5 Ways to Tell if You Have Sciatica
Many of us have experienced shooting pains in our lower backs before. Sometimes these pains extend down the backs of the legs and into the feet. Sometimes the pain eventually passes, and sometimes it returns, worse than before.
Pain without any reasonable explanation is understandably frustrating. You want to know what’s causing it and how to make it stop. It’s easy to self-diagnose and simply assume you have sciatica.
But how do you go about actually diagnosing your pain? And how do you know if your pain stems from sciatica or from another, unknown cause? In this guide, we hope we’ll answer some of your questions and help you determine whether or not your pain might be sciatic in nature.
What Is Sciatica?
Did you know sciatica isn’t a condition in and of itself? Instead, it’s a symptom of several different possible conditions. The meaning of your sciatica symptoms is that there’s something else that has gone wrong with your back. The sciatica is just a side effect of the larger problem.
Sciatica refers to the intense, shooting pains in the sciatic nerve. This is a large nerve that begins in the lower back and extends down the buttock and the back of the leg. Sciatic pain occurs when this nerve becomes irritated or compressed due to an underlying condition in the back itself.
Sciatic pain is a relatively common problem, but it affects everyone a little differently. With some patients, the pain can reach debilitating levels that disrupt their daily lives. With others, pain levels are comparatively low and never become more than a minor nuisance.
It can be confusing at times, because sciatica also has a different name. Among medical professionals, it’s sometimes referred to as Lumbar Radiculopathy. Don’t get too hung up on the names, however, as they mean the same thing.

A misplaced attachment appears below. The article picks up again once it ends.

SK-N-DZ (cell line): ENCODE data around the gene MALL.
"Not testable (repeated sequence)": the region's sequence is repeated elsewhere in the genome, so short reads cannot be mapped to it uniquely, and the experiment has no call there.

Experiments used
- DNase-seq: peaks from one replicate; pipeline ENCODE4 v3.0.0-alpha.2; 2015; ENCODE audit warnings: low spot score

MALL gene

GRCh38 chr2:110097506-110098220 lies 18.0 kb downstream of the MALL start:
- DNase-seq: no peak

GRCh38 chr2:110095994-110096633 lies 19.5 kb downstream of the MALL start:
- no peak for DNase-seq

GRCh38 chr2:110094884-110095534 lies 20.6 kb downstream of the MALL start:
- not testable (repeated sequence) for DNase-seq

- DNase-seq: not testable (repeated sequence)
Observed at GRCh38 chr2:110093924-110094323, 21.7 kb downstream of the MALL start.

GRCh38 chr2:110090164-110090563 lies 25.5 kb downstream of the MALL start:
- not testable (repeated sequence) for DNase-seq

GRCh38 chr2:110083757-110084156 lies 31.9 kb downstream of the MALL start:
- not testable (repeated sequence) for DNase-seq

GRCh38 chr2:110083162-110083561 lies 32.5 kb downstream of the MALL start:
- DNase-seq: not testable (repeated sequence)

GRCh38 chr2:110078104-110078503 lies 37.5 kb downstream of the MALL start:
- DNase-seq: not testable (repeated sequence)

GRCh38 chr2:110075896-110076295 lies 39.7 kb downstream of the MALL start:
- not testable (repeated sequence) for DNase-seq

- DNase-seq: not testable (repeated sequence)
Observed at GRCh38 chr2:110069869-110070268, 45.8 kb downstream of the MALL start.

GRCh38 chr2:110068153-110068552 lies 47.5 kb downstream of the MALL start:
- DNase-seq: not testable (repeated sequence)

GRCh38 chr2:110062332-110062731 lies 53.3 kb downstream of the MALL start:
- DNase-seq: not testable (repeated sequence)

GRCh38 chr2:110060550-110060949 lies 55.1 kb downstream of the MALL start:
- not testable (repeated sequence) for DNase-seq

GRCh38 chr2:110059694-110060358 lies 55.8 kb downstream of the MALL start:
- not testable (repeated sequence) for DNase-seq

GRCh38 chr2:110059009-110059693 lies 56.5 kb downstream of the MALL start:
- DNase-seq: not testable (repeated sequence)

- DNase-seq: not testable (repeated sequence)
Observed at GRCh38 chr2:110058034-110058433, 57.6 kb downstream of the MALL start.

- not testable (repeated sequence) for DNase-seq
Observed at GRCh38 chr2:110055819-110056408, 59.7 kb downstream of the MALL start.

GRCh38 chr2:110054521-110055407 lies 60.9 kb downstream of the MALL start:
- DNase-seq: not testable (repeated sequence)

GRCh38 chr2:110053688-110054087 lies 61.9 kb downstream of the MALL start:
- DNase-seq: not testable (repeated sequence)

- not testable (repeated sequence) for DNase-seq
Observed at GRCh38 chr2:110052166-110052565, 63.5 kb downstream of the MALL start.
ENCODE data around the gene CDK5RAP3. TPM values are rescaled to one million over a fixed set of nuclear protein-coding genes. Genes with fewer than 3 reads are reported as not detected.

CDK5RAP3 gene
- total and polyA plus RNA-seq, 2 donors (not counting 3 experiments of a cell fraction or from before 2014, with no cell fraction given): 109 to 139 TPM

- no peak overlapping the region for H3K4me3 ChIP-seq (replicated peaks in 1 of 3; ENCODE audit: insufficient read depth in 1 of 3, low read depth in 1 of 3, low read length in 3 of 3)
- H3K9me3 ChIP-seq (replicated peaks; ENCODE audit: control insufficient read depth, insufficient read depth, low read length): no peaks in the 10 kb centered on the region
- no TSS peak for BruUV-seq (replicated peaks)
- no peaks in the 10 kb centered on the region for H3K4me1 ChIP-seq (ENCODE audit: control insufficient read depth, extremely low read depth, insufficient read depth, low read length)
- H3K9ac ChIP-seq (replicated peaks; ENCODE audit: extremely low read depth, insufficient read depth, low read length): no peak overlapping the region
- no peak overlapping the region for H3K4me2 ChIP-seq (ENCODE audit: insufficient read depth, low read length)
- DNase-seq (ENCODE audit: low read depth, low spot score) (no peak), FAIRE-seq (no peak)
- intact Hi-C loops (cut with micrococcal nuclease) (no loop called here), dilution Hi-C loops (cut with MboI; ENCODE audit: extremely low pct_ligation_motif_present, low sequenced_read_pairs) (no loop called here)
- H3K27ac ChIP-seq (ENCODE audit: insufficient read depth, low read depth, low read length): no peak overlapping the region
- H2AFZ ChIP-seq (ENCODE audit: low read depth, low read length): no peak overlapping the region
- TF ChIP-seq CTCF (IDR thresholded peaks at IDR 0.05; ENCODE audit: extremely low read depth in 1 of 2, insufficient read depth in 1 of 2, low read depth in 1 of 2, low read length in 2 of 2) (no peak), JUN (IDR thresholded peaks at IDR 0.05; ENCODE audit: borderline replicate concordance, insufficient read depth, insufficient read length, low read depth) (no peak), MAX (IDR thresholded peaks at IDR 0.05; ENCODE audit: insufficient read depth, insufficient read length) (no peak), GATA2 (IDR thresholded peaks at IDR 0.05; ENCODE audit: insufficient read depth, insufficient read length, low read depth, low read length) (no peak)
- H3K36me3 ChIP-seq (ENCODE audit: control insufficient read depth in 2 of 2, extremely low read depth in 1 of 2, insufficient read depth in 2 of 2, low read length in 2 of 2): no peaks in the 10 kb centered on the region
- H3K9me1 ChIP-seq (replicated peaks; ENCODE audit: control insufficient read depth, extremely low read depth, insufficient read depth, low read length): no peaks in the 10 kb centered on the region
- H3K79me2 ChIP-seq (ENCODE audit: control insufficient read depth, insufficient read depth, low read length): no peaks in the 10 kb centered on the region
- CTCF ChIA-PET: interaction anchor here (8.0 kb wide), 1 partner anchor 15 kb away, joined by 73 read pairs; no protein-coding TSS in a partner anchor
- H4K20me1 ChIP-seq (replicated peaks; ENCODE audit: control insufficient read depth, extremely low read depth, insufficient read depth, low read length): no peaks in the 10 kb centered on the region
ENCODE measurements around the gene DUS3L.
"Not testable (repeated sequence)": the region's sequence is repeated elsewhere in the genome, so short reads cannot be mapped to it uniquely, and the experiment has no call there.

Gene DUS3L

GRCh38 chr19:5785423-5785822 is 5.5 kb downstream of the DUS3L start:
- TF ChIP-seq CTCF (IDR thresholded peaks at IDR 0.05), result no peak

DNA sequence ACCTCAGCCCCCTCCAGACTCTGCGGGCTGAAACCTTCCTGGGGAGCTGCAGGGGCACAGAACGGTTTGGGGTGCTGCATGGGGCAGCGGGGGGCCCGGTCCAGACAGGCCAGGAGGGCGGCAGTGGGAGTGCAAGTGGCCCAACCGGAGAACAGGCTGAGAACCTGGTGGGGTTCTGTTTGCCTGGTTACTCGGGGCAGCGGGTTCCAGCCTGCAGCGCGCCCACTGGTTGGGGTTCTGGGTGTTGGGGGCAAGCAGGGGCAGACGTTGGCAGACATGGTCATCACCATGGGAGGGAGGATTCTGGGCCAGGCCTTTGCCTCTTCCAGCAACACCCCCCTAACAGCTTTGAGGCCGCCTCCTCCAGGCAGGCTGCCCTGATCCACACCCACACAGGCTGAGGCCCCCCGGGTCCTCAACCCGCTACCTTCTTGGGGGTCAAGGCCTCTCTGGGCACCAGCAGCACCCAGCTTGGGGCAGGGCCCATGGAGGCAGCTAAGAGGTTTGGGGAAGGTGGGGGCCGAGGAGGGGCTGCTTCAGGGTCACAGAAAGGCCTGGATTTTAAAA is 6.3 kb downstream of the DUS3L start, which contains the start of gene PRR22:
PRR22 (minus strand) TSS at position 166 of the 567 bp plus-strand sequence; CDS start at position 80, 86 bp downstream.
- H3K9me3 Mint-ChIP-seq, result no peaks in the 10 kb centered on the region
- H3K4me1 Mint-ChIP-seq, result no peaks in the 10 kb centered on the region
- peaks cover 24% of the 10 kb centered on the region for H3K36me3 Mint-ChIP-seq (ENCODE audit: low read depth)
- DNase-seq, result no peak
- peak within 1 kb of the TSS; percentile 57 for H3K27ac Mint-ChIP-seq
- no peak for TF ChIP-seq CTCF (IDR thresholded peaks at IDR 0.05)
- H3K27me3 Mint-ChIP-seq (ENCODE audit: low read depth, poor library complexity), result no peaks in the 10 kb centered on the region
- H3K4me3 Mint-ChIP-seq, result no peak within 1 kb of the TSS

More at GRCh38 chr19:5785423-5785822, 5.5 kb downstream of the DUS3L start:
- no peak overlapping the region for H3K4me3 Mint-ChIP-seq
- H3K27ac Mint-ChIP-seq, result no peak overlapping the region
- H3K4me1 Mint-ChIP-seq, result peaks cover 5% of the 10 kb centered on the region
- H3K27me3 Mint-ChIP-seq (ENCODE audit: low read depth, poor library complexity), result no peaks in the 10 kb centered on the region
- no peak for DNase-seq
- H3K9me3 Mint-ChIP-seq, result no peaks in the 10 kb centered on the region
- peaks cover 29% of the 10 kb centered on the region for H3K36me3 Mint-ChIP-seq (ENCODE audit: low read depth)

What Are the Symptoms of Sciatica?
This pain often feels like it begins in the lower back, but it quickly travels down into the buttock and shoots down the back of your leg. Sometimes it might even reach all the way into the foot and toes.
It’s an intense shooting, searing type of pain. Some sufferers of sciatica have even described it as an “electric” kind of pain. Others say it’s more of a dull ache. Sometimes it can be accompanied by a tingling or numbness in the surrounding areas. In other words, sciatic pain has some unifying characteristics, but it tends to look slightly different in everyone.
Despite what’s commonly believed, sciatic pain is typically not the strongest in the lower back. Instead, the pain tends to be more heavily focused in the back of the leg. In addition to the pain, some sciatica patients may find it difficult to straighten their legs all the way
What Causes Sciatica?
It’s easy to self-diagnose incorrectly and assume that you have sciatica. However, not all lower back and leg pain is sciatic. To help you find out what’s really going on in your back, let’s take a look at some of the most common causes of sciatica.
- Lumbar Herniated Disc
This refers to a problem with one of the discs in your lower back. It means that the soft cushioning material inside the disc is leaking out through the disc’s outer core. This soft material is then pinching or irritating the sciatic nerve root that happens to be nearby.
- Degenerative Disc Disease
This means one of the discs in your spine is degenerating and causing you a significant amount of back pain in the process.The name can be slightly confusing, however, since this condition is not truly a disease at all. Disc degeneration is natural and happens to everyone. Only in some rare cases does it cause pain. When this happens and the patient experiences pain, the condition gets diagnosed as Degenerative Disc Disease. Sometimes this type of degeneration leads to sciatic pain.
- Isthmic Spondylolisthesis
This is a condition where one of the vertebrae slides forward onto the vertebrae below it. It happens because of a tiny stress fracture in the back of the bone that connects the two joints.This type of fracture typically occurs in childhood, but the symptoms don’t start exhibiting themselves until adulthood. In fact, this kind of fracture can go years without causing pain. It’s even estimated that anywhere between 5 to 7 percent of the population suffers from this type of fracture. It is these vertebrae sliding out of place that puts pressure on the sciatic nerve and causes sciatica.